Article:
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This basic postulate, in fact, unfolds the nature of investment decisions.

Let us explain as follows: Cash has an opportunity cost and when you decide to invest it you are deprived of this opportunity to earn a return on that cash. Also, when the general price level rises the purchasing power of cash declines - larger the increase in inflation, the greater the depletion in the buying power of cash. This explains the reason why individuals require a real rate of return on their investments. Now, within the large body of investors, some buy government securities or deposit their money in bank accounts that are adequately secured. In contrast, some others prefer to buy, hold, and sell equity shares even when they know that they get exposed to the risk of losing their much more than those investing in government securities. You will find that this latter group of investors is working towards the goal of getting larger returns than the first group and, in the process, does not mind assuming greater risk. Investors, in general, want to earn as large returns as possible subject, of course, to the level of risk they can possibly bear. The risk factor gets fully manifested in the purchase and sale of financial assets, especially equity shares. It is common knowledge that some investors lose even when the securities markets boom. So there lies the risk. You may understand risk, as the probability that the actual return on an investment will be different from its expected return. Using this definition of risk, you may classify various investments into risk categories. Thus, government securities would be seen as risk-free investments because the probability of actual return diverging from expected return is zero. In the case of debentures of a company like TELCO or GRASIM, again the probability of the actual return being different from the expected return would be very little because the chance of the company defaulting on stipulated interest and principal repayments is quite low. You would obviously put equity shares in the category of `high risk' investment for the simple reason that the actual return has a great chance of differing from the expected return over the holding period of the investor, which may range from one day to a year or more. Investment decisions are premised on an important assumption that investors are rational and hence prefer certainty to uncertainty. They are risk-averse which implies that they would be unwilling to take risk just for the sake of risk. They would assume risk only if an adequate compensation is forthcoming. And the dictum of `rationality'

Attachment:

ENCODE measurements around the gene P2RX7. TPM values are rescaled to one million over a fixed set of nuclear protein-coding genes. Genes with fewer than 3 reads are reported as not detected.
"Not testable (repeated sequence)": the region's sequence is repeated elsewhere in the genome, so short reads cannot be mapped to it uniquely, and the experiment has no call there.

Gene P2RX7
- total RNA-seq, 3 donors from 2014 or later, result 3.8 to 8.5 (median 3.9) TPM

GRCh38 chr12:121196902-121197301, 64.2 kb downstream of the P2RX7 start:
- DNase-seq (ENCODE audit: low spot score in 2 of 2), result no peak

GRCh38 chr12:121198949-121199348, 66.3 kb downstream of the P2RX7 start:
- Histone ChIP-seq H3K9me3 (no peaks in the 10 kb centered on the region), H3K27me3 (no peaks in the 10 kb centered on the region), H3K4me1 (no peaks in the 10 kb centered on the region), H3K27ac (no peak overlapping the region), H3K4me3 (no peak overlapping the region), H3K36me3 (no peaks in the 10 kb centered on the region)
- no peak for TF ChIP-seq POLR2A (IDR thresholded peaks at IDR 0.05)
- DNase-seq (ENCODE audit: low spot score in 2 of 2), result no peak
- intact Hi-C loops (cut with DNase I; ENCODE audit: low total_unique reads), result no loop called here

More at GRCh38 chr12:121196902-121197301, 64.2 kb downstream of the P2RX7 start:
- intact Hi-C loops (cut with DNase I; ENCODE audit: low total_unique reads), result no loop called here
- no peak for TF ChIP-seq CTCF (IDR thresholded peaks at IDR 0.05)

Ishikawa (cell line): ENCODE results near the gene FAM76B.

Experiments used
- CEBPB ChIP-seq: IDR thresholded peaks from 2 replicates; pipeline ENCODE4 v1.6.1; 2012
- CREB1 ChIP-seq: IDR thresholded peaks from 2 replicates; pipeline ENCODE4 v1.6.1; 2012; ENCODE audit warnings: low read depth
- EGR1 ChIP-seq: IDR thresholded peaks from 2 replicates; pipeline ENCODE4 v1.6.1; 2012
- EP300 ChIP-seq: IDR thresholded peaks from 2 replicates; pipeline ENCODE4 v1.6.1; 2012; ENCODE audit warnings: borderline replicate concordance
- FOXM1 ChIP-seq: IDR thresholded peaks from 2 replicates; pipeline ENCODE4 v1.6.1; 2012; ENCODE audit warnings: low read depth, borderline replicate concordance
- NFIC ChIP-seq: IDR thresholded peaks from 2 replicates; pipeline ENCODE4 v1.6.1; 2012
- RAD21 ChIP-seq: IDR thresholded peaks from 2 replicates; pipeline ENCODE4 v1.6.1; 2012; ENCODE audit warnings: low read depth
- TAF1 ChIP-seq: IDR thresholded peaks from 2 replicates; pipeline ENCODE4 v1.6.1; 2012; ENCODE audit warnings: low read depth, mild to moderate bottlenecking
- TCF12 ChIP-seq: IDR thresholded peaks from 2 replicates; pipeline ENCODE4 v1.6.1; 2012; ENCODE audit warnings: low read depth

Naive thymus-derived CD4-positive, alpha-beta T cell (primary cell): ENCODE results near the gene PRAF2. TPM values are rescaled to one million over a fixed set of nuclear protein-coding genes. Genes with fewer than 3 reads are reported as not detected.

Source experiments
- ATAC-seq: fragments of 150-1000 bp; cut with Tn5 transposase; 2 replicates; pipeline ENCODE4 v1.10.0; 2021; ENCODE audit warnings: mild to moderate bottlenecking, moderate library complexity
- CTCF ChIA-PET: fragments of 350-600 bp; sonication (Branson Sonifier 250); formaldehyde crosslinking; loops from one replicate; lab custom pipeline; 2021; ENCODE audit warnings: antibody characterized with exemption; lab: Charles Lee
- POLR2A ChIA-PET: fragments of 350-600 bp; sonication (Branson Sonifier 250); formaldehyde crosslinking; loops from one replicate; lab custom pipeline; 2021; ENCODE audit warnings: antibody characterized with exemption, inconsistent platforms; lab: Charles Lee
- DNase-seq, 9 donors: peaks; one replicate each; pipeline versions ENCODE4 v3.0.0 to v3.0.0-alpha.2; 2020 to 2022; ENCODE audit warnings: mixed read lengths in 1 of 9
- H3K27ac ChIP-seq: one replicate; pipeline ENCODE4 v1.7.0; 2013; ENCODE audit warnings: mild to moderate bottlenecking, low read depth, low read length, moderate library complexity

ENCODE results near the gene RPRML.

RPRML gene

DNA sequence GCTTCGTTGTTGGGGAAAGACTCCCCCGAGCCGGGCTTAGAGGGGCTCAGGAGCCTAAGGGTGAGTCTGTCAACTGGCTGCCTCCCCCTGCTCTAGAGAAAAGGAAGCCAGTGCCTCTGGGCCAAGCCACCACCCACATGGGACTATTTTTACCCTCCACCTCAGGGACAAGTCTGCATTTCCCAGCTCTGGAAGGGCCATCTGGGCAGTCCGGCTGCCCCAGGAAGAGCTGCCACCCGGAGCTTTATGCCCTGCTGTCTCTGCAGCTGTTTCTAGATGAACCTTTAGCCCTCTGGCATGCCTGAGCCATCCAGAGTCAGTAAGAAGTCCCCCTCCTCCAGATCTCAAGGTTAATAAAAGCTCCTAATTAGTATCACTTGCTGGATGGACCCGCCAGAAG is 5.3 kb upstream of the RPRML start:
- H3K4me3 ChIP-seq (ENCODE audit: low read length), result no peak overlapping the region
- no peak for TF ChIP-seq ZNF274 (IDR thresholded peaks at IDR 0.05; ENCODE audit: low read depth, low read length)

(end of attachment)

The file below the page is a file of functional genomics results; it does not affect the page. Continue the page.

combined with the attitude of `risk aversion' imparts to investments their basic nature. The question to be answered is: how best to enlarge returns with a given level of risk? Or, how best to reduce risk for a given level of return? Obviously, there would be several different levels of risks and different associated expectations of return. The basic investment decision would be a trade-off between risk and return. Figure 1.2 depicts the risk-return trade-off available to rational investors. The line RF_M shows the risk-return function i.e., a trade-off between expected return and risk that exists for all investors interested in financial assets. You may notice that the Ry M line always slopes upward because it is plotted against expected return, which has to increase as risk rises. No rational investor would assume additional risk unless there is extra compensation for it. This is how his expectations are built. This is, however, not the same thing as the actual return always rising in response to increasing risk. The risk-return trade-off is figured on `expected or anticipated (i.e., ex-ante) return' and not on actual or realized (ex-post) return'. Actual return will also be higher for high-risk securities, if you plot long-term return of these investments. It is relatively easier to show evidence for this in debt instruments. For example, Treasury Bills offers lowest return among the government securities because of their short-term nature. Government bonds with a long-term maturity offer a return higher than treasury bills because they are exposed to interest rate risk. We will discuss more when we cover bond analysis. Corporate bonds offer a return more than government bonds because of default risk. The return ranges from 12% to 18% depending on the credit rating of the bond. The returns of all these securities are less volatile compared to equity return. The long-term return of BSE Sensitive Index is around 18%.